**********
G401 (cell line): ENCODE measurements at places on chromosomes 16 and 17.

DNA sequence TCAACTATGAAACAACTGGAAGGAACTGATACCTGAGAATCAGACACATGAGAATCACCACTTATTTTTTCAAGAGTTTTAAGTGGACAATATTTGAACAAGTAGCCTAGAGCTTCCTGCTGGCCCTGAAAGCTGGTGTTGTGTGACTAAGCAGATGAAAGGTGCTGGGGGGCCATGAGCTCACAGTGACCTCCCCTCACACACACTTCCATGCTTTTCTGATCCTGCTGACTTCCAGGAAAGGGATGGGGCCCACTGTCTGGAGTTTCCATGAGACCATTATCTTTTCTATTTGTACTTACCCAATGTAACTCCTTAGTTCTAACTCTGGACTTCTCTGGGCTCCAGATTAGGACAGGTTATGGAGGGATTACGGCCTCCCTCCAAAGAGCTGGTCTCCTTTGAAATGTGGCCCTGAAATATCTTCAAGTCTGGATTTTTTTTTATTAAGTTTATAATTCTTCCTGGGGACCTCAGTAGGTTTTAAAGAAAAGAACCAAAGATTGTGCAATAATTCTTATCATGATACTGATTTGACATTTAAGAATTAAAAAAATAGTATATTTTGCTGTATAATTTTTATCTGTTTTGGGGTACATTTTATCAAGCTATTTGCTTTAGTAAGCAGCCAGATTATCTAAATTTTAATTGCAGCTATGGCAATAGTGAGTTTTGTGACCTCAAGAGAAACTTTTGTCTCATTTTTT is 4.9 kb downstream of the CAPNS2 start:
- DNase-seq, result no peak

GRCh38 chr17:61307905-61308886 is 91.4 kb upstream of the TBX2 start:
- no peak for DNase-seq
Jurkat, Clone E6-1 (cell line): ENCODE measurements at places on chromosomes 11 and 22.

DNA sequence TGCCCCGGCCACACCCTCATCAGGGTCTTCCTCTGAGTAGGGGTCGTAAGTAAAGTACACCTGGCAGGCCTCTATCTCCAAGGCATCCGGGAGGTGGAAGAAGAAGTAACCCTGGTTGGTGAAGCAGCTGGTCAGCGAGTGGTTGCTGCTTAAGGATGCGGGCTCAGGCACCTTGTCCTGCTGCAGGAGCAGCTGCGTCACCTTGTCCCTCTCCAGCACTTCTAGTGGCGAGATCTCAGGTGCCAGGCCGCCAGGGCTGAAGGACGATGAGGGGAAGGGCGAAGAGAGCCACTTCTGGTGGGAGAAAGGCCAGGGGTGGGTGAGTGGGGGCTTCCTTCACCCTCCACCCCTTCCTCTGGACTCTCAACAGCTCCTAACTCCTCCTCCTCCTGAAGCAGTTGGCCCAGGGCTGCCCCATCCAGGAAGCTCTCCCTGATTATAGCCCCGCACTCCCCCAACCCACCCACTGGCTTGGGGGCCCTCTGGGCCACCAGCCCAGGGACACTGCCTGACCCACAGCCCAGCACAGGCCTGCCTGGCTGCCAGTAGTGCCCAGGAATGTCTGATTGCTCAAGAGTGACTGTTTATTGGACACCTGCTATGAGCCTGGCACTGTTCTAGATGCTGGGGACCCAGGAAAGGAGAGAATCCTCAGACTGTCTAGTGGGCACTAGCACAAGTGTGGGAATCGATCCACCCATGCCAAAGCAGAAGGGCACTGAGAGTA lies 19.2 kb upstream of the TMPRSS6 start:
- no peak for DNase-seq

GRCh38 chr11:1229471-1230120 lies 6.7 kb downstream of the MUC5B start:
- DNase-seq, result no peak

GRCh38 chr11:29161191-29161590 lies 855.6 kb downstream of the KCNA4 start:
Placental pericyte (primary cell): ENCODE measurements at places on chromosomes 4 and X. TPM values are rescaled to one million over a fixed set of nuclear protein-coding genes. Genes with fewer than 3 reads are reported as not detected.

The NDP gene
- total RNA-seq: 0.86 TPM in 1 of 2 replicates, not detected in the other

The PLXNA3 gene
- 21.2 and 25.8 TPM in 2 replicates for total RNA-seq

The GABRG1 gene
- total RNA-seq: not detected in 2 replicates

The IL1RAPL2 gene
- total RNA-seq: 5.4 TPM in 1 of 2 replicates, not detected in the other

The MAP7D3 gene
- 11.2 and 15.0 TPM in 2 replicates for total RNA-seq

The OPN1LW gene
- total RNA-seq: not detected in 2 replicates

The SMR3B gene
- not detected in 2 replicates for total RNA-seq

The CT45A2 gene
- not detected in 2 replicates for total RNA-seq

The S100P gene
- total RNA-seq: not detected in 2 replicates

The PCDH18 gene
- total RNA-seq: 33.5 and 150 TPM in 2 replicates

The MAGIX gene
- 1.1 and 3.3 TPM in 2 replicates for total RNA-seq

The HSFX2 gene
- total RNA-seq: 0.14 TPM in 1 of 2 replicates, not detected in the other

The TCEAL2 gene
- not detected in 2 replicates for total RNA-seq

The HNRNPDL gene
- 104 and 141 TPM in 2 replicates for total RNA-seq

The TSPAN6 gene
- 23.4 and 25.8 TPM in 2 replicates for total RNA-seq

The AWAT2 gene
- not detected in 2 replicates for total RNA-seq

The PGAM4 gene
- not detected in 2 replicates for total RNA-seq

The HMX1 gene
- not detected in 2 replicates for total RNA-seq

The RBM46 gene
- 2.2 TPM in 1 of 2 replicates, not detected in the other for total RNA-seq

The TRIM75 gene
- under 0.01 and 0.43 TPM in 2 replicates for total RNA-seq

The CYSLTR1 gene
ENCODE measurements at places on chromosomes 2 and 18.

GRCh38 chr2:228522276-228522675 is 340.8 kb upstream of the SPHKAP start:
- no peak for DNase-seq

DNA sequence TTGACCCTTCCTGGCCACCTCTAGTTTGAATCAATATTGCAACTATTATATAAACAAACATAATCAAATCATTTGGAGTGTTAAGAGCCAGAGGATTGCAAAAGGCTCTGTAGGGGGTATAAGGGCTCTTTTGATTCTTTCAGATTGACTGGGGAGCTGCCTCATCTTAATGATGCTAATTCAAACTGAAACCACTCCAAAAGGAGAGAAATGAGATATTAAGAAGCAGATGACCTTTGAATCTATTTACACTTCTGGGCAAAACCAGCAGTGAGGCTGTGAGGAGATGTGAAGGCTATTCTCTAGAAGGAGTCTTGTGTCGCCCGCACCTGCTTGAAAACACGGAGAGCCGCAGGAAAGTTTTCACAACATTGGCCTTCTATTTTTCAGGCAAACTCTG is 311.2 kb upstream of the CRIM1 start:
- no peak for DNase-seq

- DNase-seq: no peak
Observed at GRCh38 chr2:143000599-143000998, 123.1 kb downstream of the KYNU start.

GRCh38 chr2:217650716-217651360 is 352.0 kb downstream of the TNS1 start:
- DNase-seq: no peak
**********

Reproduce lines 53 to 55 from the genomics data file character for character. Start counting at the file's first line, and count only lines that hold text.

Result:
The CYSLTR1 gene
ENCODE measurements at places on chromosomes 2 and 18.

GRCh38 chr2:228522276-228522675 is 340.8 kb upstream of the SPHKAP start: